QB Clayton Thorson

Look, he was much-maligned, but coming off a knee surgery, the guy posted career-bests in yards, completion percentage, and yes interceptions but shut up that’s not what we’re doing here. He provided the spark for Northwestern in 2018, and without that senior leadership, who knows where they’d have wound up? Plus, I mean, this:

Watching him hurdle that limp-dick leg kick-out by whichever scrappy badger LB tried it was one of the true joys I felt during the 2018 season. I do not apologize in the slightest for the myriad middle fingers I extended toward the various badger fans in my general vicinity; that run was bitchin; you should feel lucky to have seen it.

Anyways, we’re missing the chemistry that Thorson created—with WRs Flynn Nagel and Bennett Skowronek, with emerging star Riley Lees, with SB Cameron Green. We’re neglecting the bombs to Kyric McGowan and Ramaud Chiaokhiao-Bowman. We’re missing the beautiful toss to definitely-a-WR Trey Klock.

If you are a Northwestern fan who still bitches about Clayton Thorson after all his contributions to the program, I would like to meet you in a bar, so that I can buy you a beer, make you beholden to me, and then unleash upon you a 30-minute tirade about why you are a complete moron. Clayton Thorson was, for four years, the architect of the New Northwestern Football—gritty, not-at-all pretty, but winning football.

How the hell did he do it?

RB Isaiah Bowser

His emergence rescued the Northwestern offense. Period. Full stop.

Whether it was running over Rutgers Scarlet Knights or faithfully plunging into opposing defensive lines, Bowser did everything asked of him, and he did it as a freshman. Is he the future of this offense? No one knows! But he exemplifies the hard-nosed, next-man-up platitudes Pat Fitzgerald has been force-feeding us for years. He’s not making me forget Jeremy Larkin anytime soon, but damn if he’s not a fun guy to root for. If Hunter Johnson can spread defenses out in 2019, watch out for this moose barreling through wider gaps.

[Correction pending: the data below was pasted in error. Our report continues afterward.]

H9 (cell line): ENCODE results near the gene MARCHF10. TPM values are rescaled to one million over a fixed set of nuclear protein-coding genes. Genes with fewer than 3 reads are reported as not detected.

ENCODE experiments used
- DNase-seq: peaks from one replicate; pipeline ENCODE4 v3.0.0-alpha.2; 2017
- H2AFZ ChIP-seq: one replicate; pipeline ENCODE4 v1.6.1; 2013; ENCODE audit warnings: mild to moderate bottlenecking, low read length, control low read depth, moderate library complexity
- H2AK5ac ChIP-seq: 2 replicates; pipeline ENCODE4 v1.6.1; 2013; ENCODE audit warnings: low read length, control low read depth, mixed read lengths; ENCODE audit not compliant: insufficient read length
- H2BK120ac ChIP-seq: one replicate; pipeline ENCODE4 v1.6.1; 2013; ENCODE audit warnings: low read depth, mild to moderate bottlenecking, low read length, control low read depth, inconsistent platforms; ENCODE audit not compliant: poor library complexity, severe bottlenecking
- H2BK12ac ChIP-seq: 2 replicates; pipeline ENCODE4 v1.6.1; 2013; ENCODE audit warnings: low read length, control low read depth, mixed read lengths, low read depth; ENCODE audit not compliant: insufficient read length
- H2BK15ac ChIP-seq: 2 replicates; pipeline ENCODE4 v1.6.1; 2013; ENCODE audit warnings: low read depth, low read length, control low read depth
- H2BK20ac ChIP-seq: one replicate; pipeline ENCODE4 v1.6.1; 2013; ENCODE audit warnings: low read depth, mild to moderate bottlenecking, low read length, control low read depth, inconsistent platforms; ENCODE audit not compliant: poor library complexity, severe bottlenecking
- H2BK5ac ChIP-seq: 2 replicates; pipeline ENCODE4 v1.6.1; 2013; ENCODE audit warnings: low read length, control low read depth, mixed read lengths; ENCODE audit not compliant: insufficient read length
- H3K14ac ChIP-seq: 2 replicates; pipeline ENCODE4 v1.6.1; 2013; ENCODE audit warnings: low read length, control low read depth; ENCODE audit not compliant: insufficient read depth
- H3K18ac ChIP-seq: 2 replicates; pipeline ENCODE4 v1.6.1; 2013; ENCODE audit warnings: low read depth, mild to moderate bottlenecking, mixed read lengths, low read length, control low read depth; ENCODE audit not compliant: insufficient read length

DE, Destroyer of Worlds Joe Gaziano

Gaziano’s role as a disrupter on defense didn’t get any easier as a patchwork secondary forced the DL to get more pressure quicker, but he rose to the task, posting career highs in tackles (44) and forced fumbles (3), including the fumble that spurred a Jared McGee scoop-six in the Holiday Bowl. Oh, and there were the 7.5 sacks despite drawing chips and double-teams off the snap. He was the motor for a quietly-competent defensive line.

With one more year in college, you’re going to be hearing about Gaziano as a Dean Lowry-esque high-motor guy who can be a late-round NFL draft pick and make real noise on Sundays.

P(/K?!?) Jake Collins


Look, we’re Big Ten fans. We know that punting is winning, and we likely spend more time complaining about our punters than we do praising them.

But Jake Collins, in an unenviable role—flipping a field that, for much of the season, involved an offense behind chains or backed up in its own end—for everyone except a punter, led the Big Ten in total punts (seventy-freakin’-nine) and averaged 40.5 ypp while forcing 39% fair catches, putting 28 inside the 20, and yielding just 4 touchbacks.

Oh, and when both Charlie Kuhbander and Drew Luckenbaugh were down with injury, Collins took on kickoff duties, went 23 on field goals, and banged through 5 PATs. That’s a punter going above and beyond. Thanks for the excellent year in purple, Jake.